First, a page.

Attached Thumbnails Attached Thumbnails 240-480-l1ph.jpg   240v-480v-1ph.jpg  

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    Before looking for anything, it would be best if you measured your building voltage, phase to phase voltage, and phase to ground. Then provide the nameplate from the compressor you wish to run. Guessing on what you need can prove to be expensive.

    Finding a qualified electrician would also be a major plus, as your transformer will need some specific grounding connections on its output, to make it safe.

    SAF Ω

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    Agreed. Will be taking measurements tommorrow. My electrician has a lot of commercial experience. Just limited with buck/boost, apparently.

    The compressor nameplate is 480v-380v/3/60. Nothing about Amps, or VA. Odd. The closest manual that I can find, that matches the compressor suggests 460v @ 18.8A. It lists compressor as "star delta", which I think means, the motors are started as Star (wye) wound, then run as Delta, correct? Control voltage is 120v.

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    Quote Originally Posted by SAF View Post
    Before looking for anything, it would be best if you measured your building voltage, phase to phase voltage, and phase to ground. Then provide the nameplate from the compressor you wish to run. Guessing on what you need can prove to be expensive.

    Finding a qualified electrician would also be a major plus, as your transformer will need some specific grounding connections on its output, to make it safe.

    SAF Ω
    Measured voltages:
    1-2: 241.8v
    2-3: 245.8v
    1-3: 246.2v
    1-g: 120.2V

    The above is the 3PH output of the Rotary phase converter. The nameplate on the compressor says 480-380/3/60.

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    When running on a RPC, you want only a Delta/Delta connection on any transformers for voltage conversion.
    The "wild leg" is passed through on only 1 phase.
    When using a Wye connection on a transformer, the "wild Leg" instability is now transferred to all 3 phases.

    I figured this out when a new customer was running a $250,000 foreign made stone saw with an RPC powering a Delta /Wye transformer to step up from 240 to 380 VAC.
    They were burning up servo and spindle motors when the control power to the VFD's that powered the motors caused the control software to crash allowing DC on the motor windings until the software rebooted.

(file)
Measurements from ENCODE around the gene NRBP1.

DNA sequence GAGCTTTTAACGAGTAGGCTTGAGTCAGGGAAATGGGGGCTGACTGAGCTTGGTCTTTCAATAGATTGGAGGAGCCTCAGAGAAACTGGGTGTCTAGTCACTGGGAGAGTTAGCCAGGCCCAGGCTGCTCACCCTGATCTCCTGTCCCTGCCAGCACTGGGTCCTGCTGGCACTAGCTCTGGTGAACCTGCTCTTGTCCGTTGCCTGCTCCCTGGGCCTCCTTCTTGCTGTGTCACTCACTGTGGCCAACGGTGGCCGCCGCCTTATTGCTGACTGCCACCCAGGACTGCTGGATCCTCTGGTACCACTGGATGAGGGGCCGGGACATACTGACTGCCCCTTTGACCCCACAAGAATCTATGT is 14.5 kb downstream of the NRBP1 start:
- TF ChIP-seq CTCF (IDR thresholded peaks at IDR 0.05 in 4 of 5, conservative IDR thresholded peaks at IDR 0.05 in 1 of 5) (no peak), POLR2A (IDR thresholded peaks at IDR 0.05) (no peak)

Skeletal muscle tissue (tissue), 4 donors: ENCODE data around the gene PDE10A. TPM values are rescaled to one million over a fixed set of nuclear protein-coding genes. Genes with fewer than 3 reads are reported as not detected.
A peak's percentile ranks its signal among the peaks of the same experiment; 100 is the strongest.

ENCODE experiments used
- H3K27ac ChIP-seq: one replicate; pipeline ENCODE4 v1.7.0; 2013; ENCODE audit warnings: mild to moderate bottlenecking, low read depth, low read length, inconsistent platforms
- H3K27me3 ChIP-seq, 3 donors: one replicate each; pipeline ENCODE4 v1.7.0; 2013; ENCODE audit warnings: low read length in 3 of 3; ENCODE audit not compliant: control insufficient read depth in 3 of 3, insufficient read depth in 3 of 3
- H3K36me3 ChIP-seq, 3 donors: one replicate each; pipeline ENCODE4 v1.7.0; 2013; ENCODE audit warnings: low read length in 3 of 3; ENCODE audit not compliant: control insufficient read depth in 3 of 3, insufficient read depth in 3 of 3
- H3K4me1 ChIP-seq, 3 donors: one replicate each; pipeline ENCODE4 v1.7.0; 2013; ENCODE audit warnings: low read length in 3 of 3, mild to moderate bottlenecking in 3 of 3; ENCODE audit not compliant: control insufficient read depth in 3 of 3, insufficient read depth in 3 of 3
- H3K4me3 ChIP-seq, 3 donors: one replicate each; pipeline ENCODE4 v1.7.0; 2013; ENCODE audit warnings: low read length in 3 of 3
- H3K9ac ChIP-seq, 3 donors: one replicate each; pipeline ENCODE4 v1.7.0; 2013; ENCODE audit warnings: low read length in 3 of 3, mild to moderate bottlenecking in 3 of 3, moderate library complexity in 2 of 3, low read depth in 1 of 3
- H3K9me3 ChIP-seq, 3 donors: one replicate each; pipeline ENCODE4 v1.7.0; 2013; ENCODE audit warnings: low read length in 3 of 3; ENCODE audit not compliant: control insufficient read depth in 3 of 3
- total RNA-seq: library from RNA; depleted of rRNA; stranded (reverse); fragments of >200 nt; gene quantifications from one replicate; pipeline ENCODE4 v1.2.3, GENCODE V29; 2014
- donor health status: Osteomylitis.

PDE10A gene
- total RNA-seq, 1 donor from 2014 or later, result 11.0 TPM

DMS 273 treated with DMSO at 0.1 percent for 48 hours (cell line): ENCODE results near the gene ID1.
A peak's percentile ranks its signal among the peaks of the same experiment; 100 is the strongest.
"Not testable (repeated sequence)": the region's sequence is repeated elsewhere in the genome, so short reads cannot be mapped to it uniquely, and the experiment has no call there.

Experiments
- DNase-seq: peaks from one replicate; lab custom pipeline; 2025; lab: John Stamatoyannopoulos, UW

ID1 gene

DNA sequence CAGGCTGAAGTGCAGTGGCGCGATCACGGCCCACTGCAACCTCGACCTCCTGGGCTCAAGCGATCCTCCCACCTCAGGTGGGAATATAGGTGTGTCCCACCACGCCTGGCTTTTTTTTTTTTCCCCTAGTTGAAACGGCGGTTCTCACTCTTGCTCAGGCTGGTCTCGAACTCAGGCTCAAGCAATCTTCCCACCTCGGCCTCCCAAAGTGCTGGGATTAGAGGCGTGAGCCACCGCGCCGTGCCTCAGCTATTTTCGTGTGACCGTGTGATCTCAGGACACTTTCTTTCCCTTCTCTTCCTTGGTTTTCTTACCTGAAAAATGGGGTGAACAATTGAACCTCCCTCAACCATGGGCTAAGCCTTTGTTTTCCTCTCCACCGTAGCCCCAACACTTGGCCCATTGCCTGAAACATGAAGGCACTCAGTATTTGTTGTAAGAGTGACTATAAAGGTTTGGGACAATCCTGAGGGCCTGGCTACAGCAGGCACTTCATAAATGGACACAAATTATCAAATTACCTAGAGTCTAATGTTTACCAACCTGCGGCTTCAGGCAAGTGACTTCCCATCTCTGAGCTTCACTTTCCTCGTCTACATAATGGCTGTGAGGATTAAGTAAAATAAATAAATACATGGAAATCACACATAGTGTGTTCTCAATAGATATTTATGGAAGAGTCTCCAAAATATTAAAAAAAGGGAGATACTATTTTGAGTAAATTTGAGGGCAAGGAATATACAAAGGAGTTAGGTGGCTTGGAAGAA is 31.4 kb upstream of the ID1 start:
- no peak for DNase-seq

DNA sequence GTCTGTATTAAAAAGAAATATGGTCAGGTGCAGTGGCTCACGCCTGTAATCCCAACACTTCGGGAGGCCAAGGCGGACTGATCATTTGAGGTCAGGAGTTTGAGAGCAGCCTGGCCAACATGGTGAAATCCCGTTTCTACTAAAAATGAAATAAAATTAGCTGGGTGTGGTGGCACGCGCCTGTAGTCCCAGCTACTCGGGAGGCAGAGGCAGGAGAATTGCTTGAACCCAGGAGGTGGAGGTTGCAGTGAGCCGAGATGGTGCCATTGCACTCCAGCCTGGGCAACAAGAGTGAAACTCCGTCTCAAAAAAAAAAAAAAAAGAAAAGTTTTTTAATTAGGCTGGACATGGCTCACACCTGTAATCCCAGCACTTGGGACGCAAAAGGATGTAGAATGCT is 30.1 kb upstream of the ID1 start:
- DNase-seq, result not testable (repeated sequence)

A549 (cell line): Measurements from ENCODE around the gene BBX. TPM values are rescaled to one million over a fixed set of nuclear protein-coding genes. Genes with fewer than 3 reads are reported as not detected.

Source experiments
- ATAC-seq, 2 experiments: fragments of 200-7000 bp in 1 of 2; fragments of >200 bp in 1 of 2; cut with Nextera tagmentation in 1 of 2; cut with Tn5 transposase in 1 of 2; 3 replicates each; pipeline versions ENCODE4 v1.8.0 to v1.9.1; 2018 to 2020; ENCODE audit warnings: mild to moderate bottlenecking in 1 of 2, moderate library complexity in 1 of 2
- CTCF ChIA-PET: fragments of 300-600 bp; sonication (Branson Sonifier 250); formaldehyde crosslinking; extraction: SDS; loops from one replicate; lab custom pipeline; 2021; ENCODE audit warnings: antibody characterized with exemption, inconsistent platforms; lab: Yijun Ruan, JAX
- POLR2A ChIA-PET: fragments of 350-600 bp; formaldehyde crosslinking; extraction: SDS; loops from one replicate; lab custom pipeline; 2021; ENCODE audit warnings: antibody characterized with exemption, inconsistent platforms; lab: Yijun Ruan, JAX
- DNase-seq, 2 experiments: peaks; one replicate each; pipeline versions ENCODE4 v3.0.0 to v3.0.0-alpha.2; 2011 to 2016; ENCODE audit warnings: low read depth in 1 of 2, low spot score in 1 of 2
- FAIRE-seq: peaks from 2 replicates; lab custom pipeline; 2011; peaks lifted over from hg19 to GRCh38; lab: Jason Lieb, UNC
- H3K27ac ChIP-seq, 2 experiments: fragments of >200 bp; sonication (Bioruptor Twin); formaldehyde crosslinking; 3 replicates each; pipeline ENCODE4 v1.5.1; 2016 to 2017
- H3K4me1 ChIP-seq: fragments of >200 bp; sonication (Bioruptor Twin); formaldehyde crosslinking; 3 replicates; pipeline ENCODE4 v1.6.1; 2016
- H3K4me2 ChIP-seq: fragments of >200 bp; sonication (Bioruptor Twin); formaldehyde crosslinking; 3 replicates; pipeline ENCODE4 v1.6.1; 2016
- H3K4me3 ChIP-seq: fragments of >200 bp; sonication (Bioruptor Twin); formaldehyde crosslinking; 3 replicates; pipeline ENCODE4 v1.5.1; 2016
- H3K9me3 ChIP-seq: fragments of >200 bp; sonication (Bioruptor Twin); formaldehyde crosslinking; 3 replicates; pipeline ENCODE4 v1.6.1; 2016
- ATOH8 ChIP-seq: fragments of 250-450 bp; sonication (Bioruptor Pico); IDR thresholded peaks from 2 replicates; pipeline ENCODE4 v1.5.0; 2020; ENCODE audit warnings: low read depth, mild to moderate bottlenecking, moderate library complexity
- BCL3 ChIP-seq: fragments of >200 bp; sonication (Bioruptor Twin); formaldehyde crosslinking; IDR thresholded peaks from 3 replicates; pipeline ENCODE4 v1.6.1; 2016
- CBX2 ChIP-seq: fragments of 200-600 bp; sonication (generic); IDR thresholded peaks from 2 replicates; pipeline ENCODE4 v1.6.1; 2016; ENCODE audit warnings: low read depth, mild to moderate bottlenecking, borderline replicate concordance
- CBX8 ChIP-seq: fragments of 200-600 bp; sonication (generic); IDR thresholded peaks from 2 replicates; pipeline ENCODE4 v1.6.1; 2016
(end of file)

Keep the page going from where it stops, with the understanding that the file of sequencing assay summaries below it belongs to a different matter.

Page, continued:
The only solution was to power it with a generator of the correct voltage and frequency, end of problem, this was several years ago.

    Bill

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    Now that we know that your using a phase converter with a 240V delta output, what is the HP rating of the motor on your phase converter and the HP rating of the compressor motor?

    Are you aware that a rotary converter should be sized at twice the size of a hard starting load, such as a compressor? Is the 1Φ circuit feeding the phase converter, big enough to feed this load? What size is the 1Φ circuit feeding the converter?

    Tags of the two motors, would be much better than guessing. A photo of the compressor control panel, would likely show if you have an across the line starter or a wye/delta starter.

    An across the line starter would have one motor starter. A wye/delta setup would have one starter and two additional contactors and a timer.

    SAF Ω

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    Quote Originally Posted by SAF View Post
    Now that we know that your using a phase converter with a 240V delta output, what is the HP rating of the motor on your phase converter and the HP rating of the compressor motor?

    Are you aware that a rotary converter should be sized at twice the size of a hard starting load, such as a compressor? Is the 1Φ circuit feeding the phase converter, big enough to feed this load? What size is the 1Φ circuit feeding the converter?

    Tags of the two motors, would be much better than guessing. A photo of the compressor control panel, would likely show if you have an across the line starter or a wye/delta starter.

    An across the line starter would have one motor starter. A wye/delta setup would have one starter and two additional contactors and a timer.

    SAF Ω
    40hp RPC. 15hp (VSD) compressor motor. Yes, I am aware of the 2x RPC HP requirement. Will get pictures of the motor control, etc..

    1ph: 125a.

    I thought one of the side benefits of a buck/boost/isolation transformer for regular utility supplied power was to condition the 3ph voltages to be more balanced? In the case of the RPC, could we put a buck/boost on the wild leg to balance the 3ph input? Is the wild leg voltage differential on our RPC enough to be concerned about?

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    Control panel, and 15hp motor nameplate attached. That is a contactor and some solid state relays for a fan. This is a VSD compressor, so the 15hp motor is connected directly to the drive. I fear this is much more complex than a motor contactor for the 15hp motor. Looks like the motor nameplate shows it wired as WYE, correct?

    There is a separate 120v plug on the compressor also. It powers an automatic drain and the dryer motor.

    Schematic attached. It shows a 200-230v or input, but not sure I trust that, as the decal/nameplate is 380v-480v.
    Attached Thumbnails Attached Thumbnails ir15hpvsd_schematic-1.jpg   ir15hpvsd_schematic-2.jpg   imag0763.jpg   imag0762.jpg